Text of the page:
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Thursday, October 06, 2016

Exercise intensity and risk of atrial fibrillation-a possible gender specific effect

Dr, S. Moharty  et al have presented a meta-analysis on the relationship between exercise level and risk of atrial fibrillation (AF). In what is the largest data analysis to date on this topic they found that  women's risk of AF is reduced at all levels of exercise while in men low and moderate levels of exercise seem protective risk of AF increases at the highest levels.

The term coined by Jim Manzi,( ref 5)  "high causal density", seems appropriate in regard to the etiology of AF. Both inactivity and allegedly " too much exercise" both increase the risk of AF as do aging,obesity, alcohol , hypertension ,  perhaps pericardial fat deposition. and apparently being too tall as well as a number of other putative risk factors.The trick is to figure out what is "too much". Moharty's paper suggests there may be  no "too much" for women ,at least they did not demonstrate a threshold, a claim  which I believe has not been made before.

Reviewing 22 studies (665,750 subjects) they found:

1) In men moderate exercise was protective ,OR .72 , while vigorous exercise increased AF risk with an OR of 3.30 (1.97--4.63). When the authors excluded some small case control studies that had very wide confidence intervals the estimated  risk level was reduced but not eliminated to OR of 2.45 ( 1.1-3.8)

2 )In women moderate exercise was protective with an OR of 0.91 while vigorous exercise seemed even better with an OR of  0.72. So for them more was better without discernable  limit?

Previous studies were conflicting with some showing in men the so called J or U shaped curve while others claimed greater physical activity was associated with a lower risk of AF. i.e. a continuing downsloping risk curve as exercise levels increase. Moharty's study indicates that in women the curve is continuously down sloping and supported the existence of a  U-shaped curve in men.

 Intensity levels of exercise in most (all?) of the studies is at best a "coarse grain" indication. Some  of the exercise levels were based on the subjects' declaration of  their exercise level. In Anderson's study of cross country skier exercise  level was defined as finishing one race versus those who finished 5 or more. In some trials AF was self reported, in others AF was  physician confirmed. Often exercise level reflects duration of exercise per week with no consideration of level of intensity of exercise and  some times quantified by number of endurance events completed usually without consideration of intensity, i.e completion times.

The effect of men's age on risk of AF at various exercise levels is also a consideration. At least it seemed to be in Aizer's paper. This was an analysis of AF in men in a post hoc analysis of the randomized aspirin study as part of the Physicians health study. (Ref 1) The only increased AF  risk was shown in men less than age fifty at the highest self reported exercise level.Suggested non-causal explanations for this include survivor effect and the increased risk of so called lone-AF in otherwise healthy runners  typically occuring in a younger or middle aged man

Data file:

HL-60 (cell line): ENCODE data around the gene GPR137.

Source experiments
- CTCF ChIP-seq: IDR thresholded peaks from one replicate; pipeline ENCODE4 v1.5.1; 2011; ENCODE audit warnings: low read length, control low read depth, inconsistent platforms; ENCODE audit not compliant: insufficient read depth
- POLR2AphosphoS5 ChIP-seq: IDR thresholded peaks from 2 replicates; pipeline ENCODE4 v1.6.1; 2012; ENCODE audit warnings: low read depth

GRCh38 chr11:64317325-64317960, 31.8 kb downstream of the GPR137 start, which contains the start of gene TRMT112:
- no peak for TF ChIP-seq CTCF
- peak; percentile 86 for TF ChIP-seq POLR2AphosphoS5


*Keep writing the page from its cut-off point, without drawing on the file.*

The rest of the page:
Another study presented data that suggested increased risk of AF in younger but not older men. This study  by Nikola Drca from Sweden  was a long term followup of 44,000 men with retrospective estimates of their exercise levels. Those 30 year olds who exercised more than 5 hours per week has an increased RR (1.19) but that was not the case for fifty year olds.  Again, could this be a survivor effect or a high number of so-called "lone parasympathetic AF" in the younger runners? Here we have the relative risk of less than 2, a topic I have ranted about before. An age differential effect was not mentioned in Moharty's paper.

Being the pattern seeking story telling creatures that people are ( ref 4) there are bound to be speculations as to why/how this purported  gender difference could occur. Here is one such such speculation found in a 2011 article by Wilhelm ( ref 3). The authors compared male and female non elite runners and found that the men has subtle changes in diastolic function, slightly large left atria ,changes in heart rate variability and higher BP during exercise, a constellation of findings arguably making male runners, holding training levels constant, more at risk for AF and in fact 4 of the 70 men  studied did have episodes of paroxysmal AF.

How to determine where moderate ( and allegedly therefore benefit) ends and excessive ( and allegedly therefore harm) begins either with group data or for an individual is the problem, one that I suspect is not solvable.

1. Aizer,a et al. Atrial fibrillation is association with different levels of exercise at different ages in men. Heart 2014;100, 1037-1042.

2.Drca, N Atrial fibrillation is associated with different levels of physical activity at different ages in men. Heart, 2014 ,100 (13), p 1037

3. Wilhelm, M et al.Gender Differences of atrial and ventricular remodeling and autonomic tone in non elite athletes.American Coll cardio nov15,2011, vol 108, pg 1489

4."Humans are pattern seeking story telling creatures and are quite adept at telling stories about patterns whether they are true or not.: Usually attributed to  Michael Sherma.The phrase became a theme for Ed Lemer, UCLA economist, in his Book "Macroeconomic Patterns and Stories.

5."Uncontrolled:The surprising payoff of trial-and-error" Jim Manzi ,2012 Basic Books

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